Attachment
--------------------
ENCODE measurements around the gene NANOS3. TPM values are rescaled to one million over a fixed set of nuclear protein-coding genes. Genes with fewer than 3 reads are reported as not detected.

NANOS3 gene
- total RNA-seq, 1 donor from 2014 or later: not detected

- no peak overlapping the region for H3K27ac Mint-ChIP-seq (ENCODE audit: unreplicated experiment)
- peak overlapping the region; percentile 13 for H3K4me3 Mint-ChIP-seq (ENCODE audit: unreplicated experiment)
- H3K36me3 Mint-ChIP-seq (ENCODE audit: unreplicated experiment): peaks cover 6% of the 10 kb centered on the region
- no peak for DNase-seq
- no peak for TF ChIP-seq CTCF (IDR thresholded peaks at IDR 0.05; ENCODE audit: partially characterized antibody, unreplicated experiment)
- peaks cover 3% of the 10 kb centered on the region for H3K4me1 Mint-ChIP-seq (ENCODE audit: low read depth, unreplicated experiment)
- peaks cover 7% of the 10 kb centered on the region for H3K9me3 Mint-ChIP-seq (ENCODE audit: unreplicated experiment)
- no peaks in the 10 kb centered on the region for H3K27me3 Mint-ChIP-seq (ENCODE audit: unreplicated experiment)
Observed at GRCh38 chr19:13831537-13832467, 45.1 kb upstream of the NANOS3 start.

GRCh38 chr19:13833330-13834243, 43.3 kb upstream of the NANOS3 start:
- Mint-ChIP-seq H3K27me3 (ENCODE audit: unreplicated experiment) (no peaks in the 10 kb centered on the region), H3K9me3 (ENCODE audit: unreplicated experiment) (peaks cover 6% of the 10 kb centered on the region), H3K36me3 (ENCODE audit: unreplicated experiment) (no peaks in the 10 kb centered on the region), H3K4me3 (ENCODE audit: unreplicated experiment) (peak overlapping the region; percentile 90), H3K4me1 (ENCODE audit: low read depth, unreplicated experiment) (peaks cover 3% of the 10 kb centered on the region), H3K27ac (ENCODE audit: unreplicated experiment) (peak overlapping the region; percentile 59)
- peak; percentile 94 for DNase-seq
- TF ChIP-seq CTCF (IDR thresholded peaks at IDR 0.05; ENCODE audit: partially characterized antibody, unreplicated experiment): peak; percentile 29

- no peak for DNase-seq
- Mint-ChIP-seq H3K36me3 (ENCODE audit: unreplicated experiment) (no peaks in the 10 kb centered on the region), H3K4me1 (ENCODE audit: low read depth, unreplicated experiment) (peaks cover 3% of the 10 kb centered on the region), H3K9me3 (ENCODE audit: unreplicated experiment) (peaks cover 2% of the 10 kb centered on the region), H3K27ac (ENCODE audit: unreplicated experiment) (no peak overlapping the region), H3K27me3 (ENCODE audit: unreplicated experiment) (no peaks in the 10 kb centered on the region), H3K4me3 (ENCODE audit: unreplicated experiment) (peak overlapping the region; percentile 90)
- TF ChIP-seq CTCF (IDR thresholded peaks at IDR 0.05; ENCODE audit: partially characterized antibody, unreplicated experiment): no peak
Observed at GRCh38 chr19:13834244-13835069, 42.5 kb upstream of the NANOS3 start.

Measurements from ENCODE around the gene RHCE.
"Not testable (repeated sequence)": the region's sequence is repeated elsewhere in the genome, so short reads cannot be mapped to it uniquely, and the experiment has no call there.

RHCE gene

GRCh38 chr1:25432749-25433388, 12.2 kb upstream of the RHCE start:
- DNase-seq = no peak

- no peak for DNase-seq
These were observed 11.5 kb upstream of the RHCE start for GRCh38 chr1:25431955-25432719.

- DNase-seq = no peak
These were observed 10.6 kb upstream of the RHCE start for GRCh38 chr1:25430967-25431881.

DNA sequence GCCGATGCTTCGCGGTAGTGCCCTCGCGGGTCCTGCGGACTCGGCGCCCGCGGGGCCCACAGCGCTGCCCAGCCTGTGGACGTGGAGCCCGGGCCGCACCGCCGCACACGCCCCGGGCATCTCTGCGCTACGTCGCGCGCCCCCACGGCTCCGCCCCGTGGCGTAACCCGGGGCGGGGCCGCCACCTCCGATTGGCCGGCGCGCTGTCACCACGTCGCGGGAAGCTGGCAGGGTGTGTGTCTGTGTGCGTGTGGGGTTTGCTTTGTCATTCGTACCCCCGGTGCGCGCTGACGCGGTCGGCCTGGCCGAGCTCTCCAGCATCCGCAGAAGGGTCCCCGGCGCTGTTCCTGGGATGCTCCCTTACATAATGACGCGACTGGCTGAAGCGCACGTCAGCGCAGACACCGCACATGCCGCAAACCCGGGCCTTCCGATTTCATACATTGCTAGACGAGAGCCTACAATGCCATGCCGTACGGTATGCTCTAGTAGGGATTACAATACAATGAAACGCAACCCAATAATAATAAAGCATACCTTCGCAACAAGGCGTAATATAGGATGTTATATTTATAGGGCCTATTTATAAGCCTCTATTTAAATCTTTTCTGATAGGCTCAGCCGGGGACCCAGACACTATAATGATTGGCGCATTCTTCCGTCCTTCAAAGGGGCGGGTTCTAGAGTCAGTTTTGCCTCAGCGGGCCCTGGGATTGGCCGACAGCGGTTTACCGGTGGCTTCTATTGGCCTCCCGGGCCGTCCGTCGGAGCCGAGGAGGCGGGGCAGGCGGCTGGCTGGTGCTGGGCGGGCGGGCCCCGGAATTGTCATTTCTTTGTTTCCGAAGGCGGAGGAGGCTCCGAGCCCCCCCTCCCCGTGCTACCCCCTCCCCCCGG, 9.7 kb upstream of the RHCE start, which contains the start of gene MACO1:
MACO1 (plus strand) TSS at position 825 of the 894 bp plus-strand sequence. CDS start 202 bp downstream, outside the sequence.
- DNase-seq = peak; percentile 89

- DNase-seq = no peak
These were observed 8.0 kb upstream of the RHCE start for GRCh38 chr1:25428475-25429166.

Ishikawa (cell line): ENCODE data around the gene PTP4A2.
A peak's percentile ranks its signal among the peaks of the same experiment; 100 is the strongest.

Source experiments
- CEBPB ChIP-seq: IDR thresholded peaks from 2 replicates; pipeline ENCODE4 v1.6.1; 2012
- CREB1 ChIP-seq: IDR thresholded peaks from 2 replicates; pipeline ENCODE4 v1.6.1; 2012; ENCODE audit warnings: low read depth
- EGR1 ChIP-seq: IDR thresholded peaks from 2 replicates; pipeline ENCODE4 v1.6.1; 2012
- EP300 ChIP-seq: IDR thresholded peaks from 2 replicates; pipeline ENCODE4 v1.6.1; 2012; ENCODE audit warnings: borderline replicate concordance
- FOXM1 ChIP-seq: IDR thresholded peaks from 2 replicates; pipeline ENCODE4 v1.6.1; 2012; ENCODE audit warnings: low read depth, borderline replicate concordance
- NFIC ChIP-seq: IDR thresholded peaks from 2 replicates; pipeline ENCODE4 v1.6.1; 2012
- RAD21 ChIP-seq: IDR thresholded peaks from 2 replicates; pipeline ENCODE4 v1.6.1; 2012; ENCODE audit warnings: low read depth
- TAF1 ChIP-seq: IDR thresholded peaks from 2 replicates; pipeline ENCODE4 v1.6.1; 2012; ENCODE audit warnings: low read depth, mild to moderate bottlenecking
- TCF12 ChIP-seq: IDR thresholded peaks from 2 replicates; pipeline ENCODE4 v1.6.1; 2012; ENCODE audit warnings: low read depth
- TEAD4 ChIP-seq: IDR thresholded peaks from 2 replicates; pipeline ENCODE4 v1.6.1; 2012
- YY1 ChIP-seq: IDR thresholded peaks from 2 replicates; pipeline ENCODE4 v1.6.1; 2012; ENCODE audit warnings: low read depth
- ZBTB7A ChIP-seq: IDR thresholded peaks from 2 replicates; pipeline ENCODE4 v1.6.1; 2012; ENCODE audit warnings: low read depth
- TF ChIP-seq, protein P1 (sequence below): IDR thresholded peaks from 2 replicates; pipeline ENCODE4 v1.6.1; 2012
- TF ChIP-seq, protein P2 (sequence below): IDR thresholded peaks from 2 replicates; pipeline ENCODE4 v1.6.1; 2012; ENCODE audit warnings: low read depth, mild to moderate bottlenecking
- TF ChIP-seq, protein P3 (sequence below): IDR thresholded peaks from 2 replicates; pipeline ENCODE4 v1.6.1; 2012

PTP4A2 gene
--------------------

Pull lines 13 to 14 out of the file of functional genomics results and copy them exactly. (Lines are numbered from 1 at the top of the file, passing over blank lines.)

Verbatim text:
GRCh38 chr19:13833330-13834243, 43.3 kb upstream of the NANOS3 start:
- Mint-ChIP-seq H3K27me3 (ENCODE audit: unreplicated experiment) (no peaks in the 10 kb centered on the region), H3K9me3 (ENCODE audit: unreplicated experiment) (peaks cover 6% of the 10 kb centered on the region), H3K36me3 (ENCODE audit: unreplicated experiment) (no peaks in the 10 kb centered on the region), H3K4me3 (ENCODE audit: unreplicated experiment) (peak overlapping the region; percentile 90), H3K4me1 (ENCODE audit: low read depth, unreplicated experiment) (peaks cover 3% of the 10 kb centered on the region), H3K27ac (ENCODE audit: unreplicated experiment) (peak overlapping the region; percentile 59)